A Biblical Examination of Baptism
Mode of Baptism

Dr. Max D. Younce, Pastor

  1. Mode of Baptism

"Submersion, immersion, and emergence" is the meaning of the Greek word "BAPTISMA" (from 'BAPTO", to dip). Is it then proper to administer the Ordinance of Baptism by that of sprinkling, instead of immersion?  The answer would be "No," as we shall see.  The Greek word for "sprinkle" or "sprinkling," as found in Hebrews 9:13, is the verb "RHANTIZO," which is never used in reference to a Christian's baptism.

"For if the blood of bulls and of goats, and the ashes of an heifer, sprinkling (RHANTIZO) the unclean..."

Since the Christian's baptism symbolically identifies one's faith in the death, burial, and resurrection of Christ; it is, therefore, the Holy Spirit which chose "BAPTISMA" (immersion) instead of "RHANTIZO" (sprinkling).

It should also be noticed that our English words, "baptise, baptism, and baptized" are not a translation from the Greek, but a transliteration.  For example, in 1st Corinthians 1:16, Paul stated...

"And I baptized (BAPTIZO) also the household of Stephanas: besides, I know not whether I baptized (BAPTIZO) any other."

Here the Greek is brought over into the English without the meaning being translated into English.  Had the King James Version translated the meaning of "BAPTIZO" into our English, you would then be reading the Verse this way...

"And I immersed (BAPTIZO) also the household of Stephanas: besides, I know not whether I immersed (BAPTIZO) any other."

In recapitulation, our English "baptise" is a transliteration from the Greek, "BAPTIZO," which comes from "BAPTA," meaning "to immerse, dip"; derived from a root meaning "deep."

It is interesting that the Holy Spirit would record why John the Baptist was baptizing in Enon, near to Salim...

"And John also was baptizing in Aenon near to Salim, BECAUSE there was MUCH WATER there: and they came, and were baptized ("BAPTIZO," immersed)." (John 3:23)

Three things become immediately apparent: First, John went where there was "much water."  If sprinkling was the method, then this would have been unnecessary.  Secondly, notice that "they came."  Whoever they were, and wherever they came from, it was because there was not enough water to immerse them.  Thirdly, the Greek word, itself, means "immersion"; not "sprinkling."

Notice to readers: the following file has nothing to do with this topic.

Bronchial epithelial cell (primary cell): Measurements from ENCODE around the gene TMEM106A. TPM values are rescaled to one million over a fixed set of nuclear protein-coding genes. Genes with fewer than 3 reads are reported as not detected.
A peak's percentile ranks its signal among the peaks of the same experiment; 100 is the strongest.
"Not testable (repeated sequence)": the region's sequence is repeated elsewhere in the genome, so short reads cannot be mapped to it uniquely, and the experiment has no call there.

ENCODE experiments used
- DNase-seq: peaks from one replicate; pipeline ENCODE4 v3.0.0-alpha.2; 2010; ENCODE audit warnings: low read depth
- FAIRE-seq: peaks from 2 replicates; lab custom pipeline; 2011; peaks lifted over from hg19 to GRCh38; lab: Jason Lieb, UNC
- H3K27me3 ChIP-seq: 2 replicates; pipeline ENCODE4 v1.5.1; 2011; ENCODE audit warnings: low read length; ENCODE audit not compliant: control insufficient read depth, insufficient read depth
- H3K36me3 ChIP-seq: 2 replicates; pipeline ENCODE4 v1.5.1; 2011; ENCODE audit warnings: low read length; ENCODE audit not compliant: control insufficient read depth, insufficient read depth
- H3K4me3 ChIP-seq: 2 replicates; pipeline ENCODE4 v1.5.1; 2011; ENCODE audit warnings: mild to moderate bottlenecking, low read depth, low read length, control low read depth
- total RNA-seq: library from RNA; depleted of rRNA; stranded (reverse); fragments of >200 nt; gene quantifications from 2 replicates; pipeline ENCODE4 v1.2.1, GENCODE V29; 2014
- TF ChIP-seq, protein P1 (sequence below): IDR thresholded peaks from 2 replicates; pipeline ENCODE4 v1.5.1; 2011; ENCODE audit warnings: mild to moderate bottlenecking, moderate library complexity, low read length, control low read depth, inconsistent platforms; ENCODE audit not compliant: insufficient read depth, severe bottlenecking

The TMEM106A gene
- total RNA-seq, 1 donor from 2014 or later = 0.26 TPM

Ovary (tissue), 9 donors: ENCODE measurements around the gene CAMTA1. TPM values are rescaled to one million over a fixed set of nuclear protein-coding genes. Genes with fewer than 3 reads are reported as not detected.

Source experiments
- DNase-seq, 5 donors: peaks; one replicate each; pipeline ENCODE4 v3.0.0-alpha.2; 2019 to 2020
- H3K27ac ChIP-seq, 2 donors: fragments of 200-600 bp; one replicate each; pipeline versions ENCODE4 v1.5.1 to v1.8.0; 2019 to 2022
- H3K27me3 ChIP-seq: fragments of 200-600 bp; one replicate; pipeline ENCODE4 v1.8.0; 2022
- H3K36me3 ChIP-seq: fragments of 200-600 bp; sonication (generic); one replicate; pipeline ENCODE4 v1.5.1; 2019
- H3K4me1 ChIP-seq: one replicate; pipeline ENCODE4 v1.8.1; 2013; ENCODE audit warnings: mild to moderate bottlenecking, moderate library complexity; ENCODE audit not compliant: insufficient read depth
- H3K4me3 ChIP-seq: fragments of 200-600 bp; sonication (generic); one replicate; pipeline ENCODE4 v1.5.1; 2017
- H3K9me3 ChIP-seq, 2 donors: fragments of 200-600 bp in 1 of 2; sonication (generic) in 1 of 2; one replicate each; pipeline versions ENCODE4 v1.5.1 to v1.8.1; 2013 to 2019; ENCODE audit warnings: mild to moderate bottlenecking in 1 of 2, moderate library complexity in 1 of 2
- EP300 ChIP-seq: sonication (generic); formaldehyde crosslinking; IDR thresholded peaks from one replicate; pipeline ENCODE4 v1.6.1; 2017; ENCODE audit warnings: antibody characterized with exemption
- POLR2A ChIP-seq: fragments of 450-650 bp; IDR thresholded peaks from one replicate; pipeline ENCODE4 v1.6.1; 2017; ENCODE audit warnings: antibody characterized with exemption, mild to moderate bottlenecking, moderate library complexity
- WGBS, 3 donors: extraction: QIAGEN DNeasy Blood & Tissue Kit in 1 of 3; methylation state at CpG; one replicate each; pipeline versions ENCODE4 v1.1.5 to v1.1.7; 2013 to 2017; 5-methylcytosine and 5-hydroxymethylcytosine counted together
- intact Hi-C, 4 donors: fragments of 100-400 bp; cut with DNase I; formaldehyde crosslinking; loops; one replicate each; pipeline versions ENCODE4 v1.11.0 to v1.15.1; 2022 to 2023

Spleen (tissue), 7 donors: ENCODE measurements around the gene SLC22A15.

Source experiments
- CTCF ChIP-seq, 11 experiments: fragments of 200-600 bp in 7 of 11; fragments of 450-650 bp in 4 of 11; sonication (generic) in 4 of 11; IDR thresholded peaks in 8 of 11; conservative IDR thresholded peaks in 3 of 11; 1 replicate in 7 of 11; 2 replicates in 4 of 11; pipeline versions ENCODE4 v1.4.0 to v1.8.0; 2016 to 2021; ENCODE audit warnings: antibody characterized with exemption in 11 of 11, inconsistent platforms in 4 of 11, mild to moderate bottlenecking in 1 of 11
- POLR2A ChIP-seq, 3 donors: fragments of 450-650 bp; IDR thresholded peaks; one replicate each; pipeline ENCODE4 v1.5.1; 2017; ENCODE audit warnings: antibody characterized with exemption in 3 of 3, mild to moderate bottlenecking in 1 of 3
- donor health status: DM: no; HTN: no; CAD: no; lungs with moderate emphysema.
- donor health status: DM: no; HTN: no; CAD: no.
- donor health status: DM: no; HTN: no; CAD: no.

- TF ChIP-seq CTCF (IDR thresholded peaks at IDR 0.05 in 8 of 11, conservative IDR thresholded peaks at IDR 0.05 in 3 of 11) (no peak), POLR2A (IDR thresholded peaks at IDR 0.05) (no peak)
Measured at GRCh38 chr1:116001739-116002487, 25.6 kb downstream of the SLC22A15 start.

1. John's Baptism of Christ

This is recorded in mark 1:9, where we read:

"And it came to pass in those days, that Jesus came from Nazareth of Galilee, and was baptized ("BAPTIZO," immersed) of John in Jordan.  And straightway coming UP OUT OF THE WATER, he saw the heavens opened, and the Spirit like a dove descending upon him." (See also Matthew 3:16)

John baptized our Lord by immersion, as it would have been illogical to "come up out of the water" unless you went down under the water!  No, John didn't go to the Jordan River, get a pan of water and sprinkle our Lord; he immersed the Lord Jesus.

  1. The Ethiopian - Acts 8

Here, Philip had led the eunuch to the Lord and he, in turn, asked Philip what would "hinder me from getting baptized."  Faith is always the prerequisite for baptism, so Philip put the question to him in Verse 37...

"And Philip said, If thou believest with all thine heart, thou mayest.  And he answered and said, I believe that Jesus Christ is the Son of God."

The qualification  is met and the baptism is administered in Verses 38, 39...

"...and they went down both INTO THE WATER, both Philip and the eunuch; and he baptized him.  And when they were come UP OUT OF THE WATER, the Spirit of the Lord caught away Philip..."

As we have previously pointed out, the word "baptized" is the Greek word "BAPTIZO" and means "to immerse"; whereas, an entirely different Greek word is used for sprinkling, "RHANTIZO."  It would be illogical to imagine Philip going down into the water, then taking his hand and sprinkling water over the eunuch's head.  I have never knew anyone who baptized by sprinkling that went down into a pool of water and administered the ordinance.  All I have ever witnessed was done from a pan or bowl of water--standing on dry ground.  No, sprinkling is NOT Biblical baptism, nor does it show the death, burial, and resurrection of Christ.

There are those who would argue that sprinkling was necessary, since there was not enough water in Jerusalem in which to immerse.  In refuting this proposal, may I call your attention to John 9:7...

"And (Christ) said unto him, Go, wash in the POOL OF SILOAM (which is by interpretation, Sent).  He went his way therefore, and washed, and came seeing."

During Hezekiah's reign (2nd Chronicles 32:27-30), he tunneled the water from Gihon Spring to the Pool of Siloam, a distance of about 762 feet in a straight line.  Here, alone, was more than enough water to baptize anyone!

Another place where people could have been baptized was at the Pool of Bethesda.  John mentions this pool in Chapter 5, Verses 2 and 3...

"Now there is at Jerusalem by the sheep market a pool, which is called in the Hebrew tongue Bethesda, having five porches.  In these lay a great multitude of impotent folk, of blind, halt (lame or crippled), withered, waiting for the moving of the water."

Enough water to immerse would have been no problem, here, as this was a spring fed pool within the walls of Jerusalem.